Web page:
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Road Test: Nissan Qashqai

Join our Motoring Editor Jeremy Taylor on the road as he tests out the best cars on the market

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It might not be the sexiest car on the road, but the Nissan Qashqai does the job, says Jeremy Taylor


Road Test: Nissan Qashqai

The Nissan Qashqai virtually invented the market for ‘crossover’ vehicles which it debuted in 2006. A multi-purpose runabout that is neither an outsize SUV or a supermini, it neatly bridged the gap between the two. British buyers on a budget have snapped up more than three million since – although these days there is plenty of premium brand opposition from the likes of the Mercedes A-Class and the Mini Countryman. The Qashqai – that’s pronounced Cash-Kai – isn’t going to win a beauty contest even after a 2019 facelift. But the latest model can be specced with a 1.3-litre turbocharged petrol engine, offering improved fuel consumption and much better performance. As a city car on stilts, the raised stance of the Qashqai makes it very simple to drive around town. Better all-around visibility and easier parking are key selling points. There are plenty of trim levels but the entry point Visia at £19,995 lacks alloy wheels and satellite navigation. The Acenta Premium version has both, while our Tekna test car was fully loaded.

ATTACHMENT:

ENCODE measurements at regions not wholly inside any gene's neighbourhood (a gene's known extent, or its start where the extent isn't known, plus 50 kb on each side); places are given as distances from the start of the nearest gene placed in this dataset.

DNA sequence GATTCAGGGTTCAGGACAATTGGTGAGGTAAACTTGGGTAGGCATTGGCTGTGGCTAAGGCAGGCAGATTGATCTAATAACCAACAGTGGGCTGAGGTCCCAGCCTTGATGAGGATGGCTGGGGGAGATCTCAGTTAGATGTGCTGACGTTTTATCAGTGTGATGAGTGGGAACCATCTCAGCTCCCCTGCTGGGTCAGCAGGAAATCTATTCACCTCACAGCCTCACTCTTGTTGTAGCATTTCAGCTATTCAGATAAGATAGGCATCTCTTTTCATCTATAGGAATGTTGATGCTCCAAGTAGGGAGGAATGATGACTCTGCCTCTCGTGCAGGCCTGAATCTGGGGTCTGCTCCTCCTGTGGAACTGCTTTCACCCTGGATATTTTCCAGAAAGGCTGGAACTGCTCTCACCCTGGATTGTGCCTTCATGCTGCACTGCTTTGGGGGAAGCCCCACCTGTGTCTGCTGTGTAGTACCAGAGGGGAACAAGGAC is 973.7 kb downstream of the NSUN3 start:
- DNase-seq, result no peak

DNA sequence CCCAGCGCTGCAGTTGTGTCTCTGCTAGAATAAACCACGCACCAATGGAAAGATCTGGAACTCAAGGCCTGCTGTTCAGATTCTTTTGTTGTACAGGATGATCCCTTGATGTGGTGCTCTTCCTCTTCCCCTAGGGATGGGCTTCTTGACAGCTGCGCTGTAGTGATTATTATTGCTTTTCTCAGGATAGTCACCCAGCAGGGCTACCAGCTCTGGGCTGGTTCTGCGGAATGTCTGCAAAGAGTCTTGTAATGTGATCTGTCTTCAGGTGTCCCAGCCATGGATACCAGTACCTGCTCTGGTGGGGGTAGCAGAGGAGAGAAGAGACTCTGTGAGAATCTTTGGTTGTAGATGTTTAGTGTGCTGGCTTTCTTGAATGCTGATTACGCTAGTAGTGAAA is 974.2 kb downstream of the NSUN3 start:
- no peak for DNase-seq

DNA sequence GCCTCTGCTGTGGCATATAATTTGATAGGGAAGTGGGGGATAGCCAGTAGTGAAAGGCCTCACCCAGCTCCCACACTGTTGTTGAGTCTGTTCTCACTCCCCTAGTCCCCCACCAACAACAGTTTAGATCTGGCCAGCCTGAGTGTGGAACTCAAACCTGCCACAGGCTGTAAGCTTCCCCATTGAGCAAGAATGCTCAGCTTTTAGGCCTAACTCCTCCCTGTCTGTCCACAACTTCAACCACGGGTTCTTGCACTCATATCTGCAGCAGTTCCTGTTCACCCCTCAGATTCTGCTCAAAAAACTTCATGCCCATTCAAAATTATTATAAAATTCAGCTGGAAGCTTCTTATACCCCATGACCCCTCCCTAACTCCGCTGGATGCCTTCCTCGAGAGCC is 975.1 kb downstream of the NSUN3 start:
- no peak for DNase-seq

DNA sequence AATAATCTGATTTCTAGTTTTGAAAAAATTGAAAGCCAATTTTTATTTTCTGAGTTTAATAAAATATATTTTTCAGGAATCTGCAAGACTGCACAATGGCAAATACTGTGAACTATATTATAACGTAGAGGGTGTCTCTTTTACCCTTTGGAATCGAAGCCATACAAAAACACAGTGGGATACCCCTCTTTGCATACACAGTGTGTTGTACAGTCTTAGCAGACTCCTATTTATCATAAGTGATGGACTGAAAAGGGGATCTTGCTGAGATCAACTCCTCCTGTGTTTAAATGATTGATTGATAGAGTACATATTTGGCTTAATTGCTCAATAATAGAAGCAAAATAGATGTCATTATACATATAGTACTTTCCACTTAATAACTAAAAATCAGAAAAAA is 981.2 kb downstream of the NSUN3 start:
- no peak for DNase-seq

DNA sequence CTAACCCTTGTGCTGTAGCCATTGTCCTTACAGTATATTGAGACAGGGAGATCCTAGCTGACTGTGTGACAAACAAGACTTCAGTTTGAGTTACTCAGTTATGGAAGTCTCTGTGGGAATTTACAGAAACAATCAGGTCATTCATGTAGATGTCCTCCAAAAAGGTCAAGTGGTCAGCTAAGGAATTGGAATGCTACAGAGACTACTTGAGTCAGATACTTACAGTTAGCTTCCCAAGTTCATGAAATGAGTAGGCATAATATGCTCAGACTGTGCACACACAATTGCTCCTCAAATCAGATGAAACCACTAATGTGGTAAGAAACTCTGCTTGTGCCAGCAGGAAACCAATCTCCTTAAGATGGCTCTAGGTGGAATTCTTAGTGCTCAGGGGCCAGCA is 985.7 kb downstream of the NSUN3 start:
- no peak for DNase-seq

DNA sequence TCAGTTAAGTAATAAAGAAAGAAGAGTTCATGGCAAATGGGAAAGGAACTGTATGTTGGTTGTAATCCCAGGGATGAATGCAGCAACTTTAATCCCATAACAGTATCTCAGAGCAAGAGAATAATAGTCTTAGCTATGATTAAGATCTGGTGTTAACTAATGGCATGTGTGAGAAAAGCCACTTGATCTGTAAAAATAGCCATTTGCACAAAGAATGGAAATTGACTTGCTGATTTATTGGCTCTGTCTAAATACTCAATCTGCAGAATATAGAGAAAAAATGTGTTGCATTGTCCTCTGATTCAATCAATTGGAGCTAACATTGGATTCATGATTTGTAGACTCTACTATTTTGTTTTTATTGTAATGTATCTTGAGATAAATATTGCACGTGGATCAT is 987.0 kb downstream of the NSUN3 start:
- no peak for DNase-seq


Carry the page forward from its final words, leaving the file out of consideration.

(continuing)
Nissan Qashqai Tekna 1.3 140




1.3-litre turbo petrol




10.5 seconds


49.4mpg (combined)


Road Test: Nissan Qashqai

The Qashqai might look like it has go-anywhere ability but only the 1.7 model offers four-wheel drive – and that is the unloved diesel version. Still, the extra ground clearance will certainly help progress across the notoriously muddy Cheltenham car park. None of the engines pump out startling performance but the 1.3 copes well with a motorway cruise and remains quiet in the cabin. The automatic versions are incredibly easy to live with too. These days the Qashqai’s interior is starting to look a tad old tech but the navigation system and Bluetooth phone connection is simple to operate. Nissan has made sure there are plenty of storage spaces too, with deep door bins. And what’s good to know is that this Nissan is built in Sunderland, unlike the X-Trail SUV which caused all the fuss in the papers. So, ignore that badge on the bonnet – and the fact you are driving a car named after a nomadic tribe famous for making rugs – and you are the owner of a British car.


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